Sons continued his testimony, saying, "I went back to work in the mill. It was making a lot of racket but after awhile I heard shots. Somebody hollered. As I raised up I saw John standing by the barn door and smoke was coming from his gun. Will was running toward his father who was on the ground. John shot again and Will fell. Roy fell behind a rock and John shot at him. Roy put his hand up over the rock and then John shot at him again."
Describes Same Scene
Amos Irvin described the scene again. "The Fraziers came along the paling fence toward the barn. Creed was in front with a gun over his shoulder. Will was walking right behind him. Roy and Mahone were walking close together, about ten feet behind Will. I saw John run toward the barn. He had his back to me. The gun was to his left shoulder.
He testified that he had seen a pistol laying on the ground about six feet where Roy Frazier was when the shooting started. He also stated that he had seen pistol holsters on all of the Fraziers but there were no guns in them.
Attorneys for the defense asked him if he had not seen shot gun wads lying on the ground between where Creed and Barnett were standing. He replied, that he had seen some pieces of paper that looked like gun wads but he could not swear that they were.
Emphatic denial of saying after the preliminary hearing that he was tied up with the Fraziers at the time and he would be free later to tell more was made by Irvin when the defense questioned him about the alleged statement.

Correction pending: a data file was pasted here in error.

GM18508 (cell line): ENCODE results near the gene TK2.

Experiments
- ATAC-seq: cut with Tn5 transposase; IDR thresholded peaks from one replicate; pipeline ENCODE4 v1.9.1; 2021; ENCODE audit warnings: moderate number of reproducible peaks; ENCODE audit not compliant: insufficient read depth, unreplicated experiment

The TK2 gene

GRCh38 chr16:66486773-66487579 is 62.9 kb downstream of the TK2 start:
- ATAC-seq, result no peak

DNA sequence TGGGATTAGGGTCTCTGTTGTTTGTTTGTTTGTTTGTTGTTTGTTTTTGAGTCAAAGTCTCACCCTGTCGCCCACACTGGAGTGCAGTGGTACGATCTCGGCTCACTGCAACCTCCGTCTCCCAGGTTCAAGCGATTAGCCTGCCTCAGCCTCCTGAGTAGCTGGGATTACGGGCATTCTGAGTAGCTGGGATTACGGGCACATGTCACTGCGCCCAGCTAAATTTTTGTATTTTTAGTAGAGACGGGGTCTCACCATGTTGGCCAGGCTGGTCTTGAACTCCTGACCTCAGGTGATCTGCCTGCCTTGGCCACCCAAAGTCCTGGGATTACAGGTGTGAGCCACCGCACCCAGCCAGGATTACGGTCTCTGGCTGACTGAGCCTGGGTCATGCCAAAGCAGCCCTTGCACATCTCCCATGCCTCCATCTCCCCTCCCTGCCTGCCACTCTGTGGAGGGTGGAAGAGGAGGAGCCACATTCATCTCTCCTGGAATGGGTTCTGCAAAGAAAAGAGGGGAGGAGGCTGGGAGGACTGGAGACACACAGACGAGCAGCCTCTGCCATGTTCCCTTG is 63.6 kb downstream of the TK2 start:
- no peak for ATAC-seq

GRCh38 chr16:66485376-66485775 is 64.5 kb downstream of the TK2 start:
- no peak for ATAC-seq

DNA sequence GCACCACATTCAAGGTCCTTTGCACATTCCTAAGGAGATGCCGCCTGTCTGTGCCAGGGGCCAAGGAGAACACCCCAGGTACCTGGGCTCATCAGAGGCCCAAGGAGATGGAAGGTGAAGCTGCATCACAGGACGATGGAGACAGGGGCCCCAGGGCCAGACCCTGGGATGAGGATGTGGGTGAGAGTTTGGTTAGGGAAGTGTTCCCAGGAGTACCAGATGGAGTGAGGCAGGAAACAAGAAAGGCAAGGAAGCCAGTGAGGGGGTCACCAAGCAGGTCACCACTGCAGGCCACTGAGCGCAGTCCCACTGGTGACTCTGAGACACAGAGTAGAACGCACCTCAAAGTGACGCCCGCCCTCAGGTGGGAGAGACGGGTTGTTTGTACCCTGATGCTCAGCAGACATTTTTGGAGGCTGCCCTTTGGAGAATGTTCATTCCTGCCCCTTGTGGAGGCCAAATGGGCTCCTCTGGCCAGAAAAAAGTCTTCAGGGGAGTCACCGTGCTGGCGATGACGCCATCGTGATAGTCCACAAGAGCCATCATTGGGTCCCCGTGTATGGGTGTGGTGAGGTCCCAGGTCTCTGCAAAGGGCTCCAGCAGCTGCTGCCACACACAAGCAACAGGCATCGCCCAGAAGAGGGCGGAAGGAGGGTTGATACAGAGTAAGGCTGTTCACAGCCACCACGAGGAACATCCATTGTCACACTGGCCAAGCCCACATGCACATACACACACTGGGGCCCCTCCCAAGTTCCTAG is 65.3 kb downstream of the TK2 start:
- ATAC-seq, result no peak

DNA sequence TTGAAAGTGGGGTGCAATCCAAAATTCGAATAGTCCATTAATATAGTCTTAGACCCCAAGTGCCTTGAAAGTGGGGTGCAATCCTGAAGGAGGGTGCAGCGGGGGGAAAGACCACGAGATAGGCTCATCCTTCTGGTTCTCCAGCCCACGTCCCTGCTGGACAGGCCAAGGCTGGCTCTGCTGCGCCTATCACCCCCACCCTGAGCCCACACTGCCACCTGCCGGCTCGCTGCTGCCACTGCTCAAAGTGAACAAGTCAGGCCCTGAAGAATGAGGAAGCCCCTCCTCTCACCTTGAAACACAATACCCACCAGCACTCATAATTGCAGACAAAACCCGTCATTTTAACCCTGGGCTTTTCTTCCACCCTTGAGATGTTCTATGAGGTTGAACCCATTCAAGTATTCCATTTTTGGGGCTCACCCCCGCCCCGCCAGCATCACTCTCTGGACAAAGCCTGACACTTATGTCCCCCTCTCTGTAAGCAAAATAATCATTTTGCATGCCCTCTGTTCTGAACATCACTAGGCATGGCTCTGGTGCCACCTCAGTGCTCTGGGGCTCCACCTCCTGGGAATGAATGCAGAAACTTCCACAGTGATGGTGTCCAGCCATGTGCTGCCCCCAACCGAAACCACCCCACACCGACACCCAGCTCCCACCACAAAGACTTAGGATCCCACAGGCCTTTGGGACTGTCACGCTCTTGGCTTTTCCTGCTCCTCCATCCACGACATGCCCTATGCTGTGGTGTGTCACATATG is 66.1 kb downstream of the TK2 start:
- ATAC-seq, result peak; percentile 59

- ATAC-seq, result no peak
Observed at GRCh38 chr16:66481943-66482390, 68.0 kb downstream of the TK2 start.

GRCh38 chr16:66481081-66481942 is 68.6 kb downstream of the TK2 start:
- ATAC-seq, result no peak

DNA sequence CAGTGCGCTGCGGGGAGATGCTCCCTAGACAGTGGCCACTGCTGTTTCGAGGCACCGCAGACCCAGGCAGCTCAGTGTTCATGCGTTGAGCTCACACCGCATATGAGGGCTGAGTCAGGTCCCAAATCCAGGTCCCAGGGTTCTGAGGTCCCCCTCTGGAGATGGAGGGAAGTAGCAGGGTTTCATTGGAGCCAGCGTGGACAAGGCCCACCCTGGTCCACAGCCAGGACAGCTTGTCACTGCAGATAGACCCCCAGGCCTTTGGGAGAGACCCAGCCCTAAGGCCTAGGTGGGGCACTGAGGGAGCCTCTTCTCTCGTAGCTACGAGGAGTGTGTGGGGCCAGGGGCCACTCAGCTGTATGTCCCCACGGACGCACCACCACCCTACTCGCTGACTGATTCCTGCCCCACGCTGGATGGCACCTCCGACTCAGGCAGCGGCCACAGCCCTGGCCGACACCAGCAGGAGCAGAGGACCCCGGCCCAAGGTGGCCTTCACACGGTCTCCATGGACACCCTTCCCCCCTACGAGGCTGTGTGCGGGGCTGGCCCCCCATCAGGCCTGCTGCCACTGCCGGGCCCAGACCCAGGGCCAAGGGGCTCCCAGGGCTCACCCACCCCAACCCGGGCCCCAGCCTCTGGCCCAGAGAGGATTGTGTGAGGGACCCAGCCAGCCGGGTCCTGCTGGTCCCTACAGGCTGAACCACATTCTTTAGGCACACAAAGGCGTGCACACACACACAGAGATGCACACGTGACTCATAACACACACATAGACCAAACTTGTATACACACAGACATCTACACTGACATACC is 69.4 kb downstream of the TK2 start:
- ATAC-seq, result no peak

Ask About Will
Sons said that when John stopshooting, that he had gone to where Creed Frazier was laying and heard him say, "I threw up my hand and told him not to shoot." Frazier then made some remarks about guns and ask "Is Will killed?"
Sons testified that he had leaned over Creed and took his pistol from his holster and seen that none of the shells in it were fired. He the pistol to the Irvin house for safekeeping and then returned, finding a pump shotgun and old muzzle loading shot gun laying near the scene. He said that he had taken them all to Irvins' house. He then turned Will on his back and saw that there was no pistol in his holster.
All witnesses so far have said that Barnett approached the fallen men as if he intended shooting them again, saying, "If they haven't got enough, I'll give 'em more."
Two eye witnesses to the fatal shooting, which occurred on theafternoon of last September 20 at a sawmill about four miles west of Spear's Ferry, described in graphic detail yesterday what had transpired. They were J. H. and Amos Irvin, owners of the mill.
C. C. Palmer, Scott County sheriff at the time of the slayings, also testified at the session of court yesterday afternoon when it was reconvened at 2:00 o'clock to begin the actual hearing of the trial. The jury was not completed until shortly after 1:00 o'clock.
Before the adjournment at 1:00 o'clock the defendant was arraigned on the charge of murdering Creed Frazier and entered a plea of not guilty. It was pointed out that if Barnett does not get the supreme penalty for the murder of Creed Frazier, he will then be placed on trial for the murder of Will Frazier.